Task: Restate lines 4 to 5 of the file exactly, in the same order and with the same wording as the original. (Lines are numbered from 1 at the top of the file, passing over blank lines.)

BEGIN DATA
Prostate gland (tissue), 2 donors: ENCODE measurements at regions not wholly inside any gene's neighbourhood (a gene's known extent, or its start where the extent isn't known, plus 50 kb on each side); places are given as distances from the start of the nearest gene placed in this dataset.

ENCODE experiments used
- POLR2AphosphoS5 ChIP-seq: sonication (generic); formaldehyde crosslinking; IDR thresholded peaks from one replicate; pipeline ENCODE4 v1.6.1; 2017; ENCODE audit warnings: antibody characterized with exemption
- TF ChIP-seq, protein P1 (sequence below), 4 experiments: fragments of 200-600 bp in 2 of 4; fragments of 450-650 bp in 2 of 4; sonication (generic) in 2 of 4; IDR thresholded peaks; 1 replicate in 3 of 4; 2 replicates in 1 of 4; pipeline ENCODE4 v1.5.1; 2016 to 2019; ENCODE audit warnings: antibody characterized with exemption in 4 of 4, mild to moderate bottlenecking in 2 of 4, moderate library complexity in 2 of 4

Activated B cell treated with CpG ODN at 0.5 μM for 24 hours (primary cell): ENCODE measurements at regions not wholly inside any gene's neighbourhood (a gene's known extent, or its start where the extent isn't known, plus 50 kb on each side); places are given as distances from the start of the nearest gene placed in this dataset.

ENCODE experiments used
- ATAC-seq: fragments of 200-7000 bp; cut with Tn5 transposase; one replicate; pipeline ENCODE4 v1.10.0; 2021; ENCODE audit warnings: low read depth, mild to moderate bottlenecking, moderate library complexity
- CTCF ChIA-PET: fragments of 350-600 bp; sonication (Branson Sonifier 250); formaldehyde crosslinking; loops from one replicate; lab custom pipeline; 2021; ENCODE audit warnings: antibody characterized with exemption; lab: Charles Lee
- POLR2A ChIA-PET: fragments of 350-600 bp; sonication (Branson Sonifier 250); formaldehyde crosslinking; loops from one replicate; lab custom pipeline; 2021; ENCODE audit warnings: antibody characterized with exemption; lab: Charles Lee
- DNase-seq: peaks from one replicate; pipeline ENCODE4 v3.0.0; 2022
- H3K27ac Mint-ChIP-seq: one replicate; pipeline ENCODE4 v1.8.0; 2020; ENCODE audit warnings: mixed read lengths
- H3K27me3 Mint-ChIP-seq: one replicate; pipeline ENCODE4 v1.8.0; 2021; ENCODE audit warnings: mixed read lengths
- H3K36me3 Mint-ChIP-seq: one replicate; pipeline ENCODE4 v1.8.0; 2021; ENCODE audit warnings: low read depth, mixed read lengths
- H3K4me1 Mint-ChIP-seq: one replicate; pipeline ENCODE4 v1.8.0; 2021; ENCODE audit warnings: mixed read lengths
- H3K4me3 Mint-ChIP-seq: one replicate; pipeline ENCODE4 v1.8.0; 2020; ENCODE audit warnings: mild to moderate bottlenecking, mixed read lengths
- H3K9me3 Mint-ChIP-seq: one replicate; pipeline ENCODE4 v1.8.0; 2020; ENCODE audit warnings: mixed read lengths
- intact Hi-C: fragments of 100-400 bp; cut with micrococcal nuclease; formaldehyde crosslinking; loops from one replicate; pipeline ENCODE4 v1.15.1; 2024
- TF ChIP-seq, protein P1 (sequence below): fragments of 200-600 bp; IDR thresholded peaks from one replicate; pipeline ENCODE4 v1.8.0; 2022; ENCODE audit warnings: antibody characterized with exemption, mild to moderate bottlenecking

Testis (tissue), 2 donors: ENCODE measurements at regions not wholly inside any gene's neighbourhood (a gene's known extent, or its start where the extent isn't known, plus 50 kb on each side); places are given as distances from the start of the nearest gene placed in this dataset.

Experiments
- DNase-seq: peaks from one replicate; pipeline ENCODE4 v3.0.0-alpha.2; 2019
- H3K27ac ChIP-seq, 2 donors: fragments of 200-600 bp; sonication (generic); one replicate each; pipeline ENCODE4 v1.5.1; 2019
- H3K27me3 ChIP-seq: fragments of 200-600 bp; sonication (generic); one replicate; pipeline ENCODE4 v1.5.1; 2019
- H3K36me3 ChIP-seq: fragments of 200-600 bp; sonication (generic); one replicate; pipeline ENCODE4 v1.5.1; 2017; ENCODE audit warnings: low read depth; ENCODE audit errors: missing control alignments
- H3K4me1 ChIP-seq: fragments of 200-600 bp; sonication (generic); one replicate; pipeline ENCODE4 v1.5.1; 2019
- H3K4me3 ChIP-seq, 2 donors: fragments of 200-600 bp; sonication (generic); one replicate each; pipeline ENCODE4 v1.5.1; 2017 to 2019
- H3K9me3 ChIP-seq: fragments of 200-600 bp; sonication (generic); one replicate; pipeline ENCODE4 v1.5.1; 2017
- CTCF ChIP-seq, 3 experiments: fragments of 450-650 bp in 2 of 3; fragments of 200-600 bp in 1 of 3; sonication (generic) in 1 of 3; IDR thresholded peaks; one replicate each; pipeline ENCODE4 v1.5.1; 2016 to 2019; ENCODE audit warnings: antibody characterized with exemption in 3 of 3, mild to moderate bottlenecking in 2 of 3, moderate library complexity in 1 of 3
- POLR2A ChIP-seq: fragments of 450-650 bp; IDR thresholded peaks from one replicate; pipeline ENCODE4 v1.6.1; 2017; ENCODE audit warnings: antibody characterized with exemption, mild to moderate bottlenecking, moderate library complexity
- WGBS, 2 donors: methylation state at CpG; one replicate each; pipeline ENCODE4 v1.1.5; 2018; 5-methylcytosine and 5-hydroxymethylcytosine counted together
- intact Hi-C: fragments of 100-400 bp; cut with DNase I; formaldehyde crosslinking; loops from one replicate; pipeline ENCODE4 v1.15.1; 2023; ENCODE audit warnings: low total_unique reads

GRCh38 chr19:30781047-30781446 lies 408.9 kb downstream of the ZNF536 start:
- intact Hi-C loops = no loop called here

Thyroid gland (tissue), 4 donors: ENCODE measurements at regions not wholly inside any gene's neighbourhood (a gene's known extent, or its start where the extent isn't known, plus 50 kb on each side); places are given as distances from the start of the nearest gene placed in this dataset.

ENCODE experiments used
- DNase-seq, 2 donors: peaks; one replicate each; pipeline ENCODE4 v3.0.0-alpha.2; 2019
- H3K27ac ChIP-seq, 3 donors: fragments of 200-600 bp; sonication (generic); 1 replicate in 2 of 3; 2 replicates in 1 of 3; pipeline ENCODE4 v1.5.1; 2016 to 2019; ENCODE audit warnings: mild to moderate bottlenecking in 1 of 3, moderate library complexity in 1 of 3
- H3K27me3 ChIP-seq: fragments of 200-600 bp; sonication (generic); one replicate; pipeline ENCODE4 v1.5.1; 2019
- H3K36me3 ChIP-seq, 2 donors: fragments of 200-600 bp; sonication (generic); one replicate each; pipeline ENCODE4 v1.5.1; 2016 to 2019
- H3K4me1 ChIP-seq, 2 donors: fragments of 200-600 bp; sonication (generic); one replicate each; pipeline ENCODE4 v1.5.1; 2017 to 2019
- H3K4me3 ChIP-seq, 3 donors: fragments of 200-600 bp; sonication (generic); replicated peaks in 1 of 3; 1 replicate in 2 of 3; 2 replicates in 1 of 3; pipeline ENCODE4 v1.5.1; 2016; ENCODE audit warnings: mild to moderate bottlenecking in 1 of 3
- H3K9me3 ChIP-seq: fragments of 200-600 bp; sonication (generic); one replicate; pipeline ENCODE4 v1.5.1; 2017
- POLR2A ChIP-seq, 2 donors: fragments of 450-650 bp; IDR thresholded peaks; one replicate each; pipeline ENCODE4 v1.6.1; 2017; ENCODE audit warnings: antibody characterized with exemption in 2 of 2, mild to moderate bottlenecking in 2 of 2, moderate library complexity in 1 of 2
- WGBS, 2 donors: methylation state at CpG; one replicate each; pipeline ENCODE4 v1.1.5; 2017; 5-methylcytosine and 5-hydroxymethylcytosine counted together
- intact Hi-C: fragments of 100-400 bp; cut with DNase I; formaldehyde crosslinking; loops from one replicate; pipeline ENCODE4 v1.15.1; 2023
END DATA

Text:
- TF ChIP-seq, protein P1 (sequence below), 4 experiments: fragments of 200-600 bp in 2 of 4; fragments of 450-650 bp in 2 of 4; sonication (generic) in 2 of 4; IDR thresholded peaks; 1 replicate in 3 of 4; 2 replicates in 1 of 4; pipeline ENCODE4 v1.5.1; 2016 to 2019; ENCODE audit warnings: antibody characterized with exemption in 4 of 4, mild to moderate bottlenecking in 2 of 4, moderate library complexity in 2 of 4

Activated B cell treated with CpG ODN at 0.5 μM for 24 hours (primary cell): ENCODE measurements at regions not wholly inside any gene's neighbourhood (a gene's known extent, or its start where the extent isn't known, plus 50 kb on each side); places are given as distances from the start of the nearest gene placed in this dataset.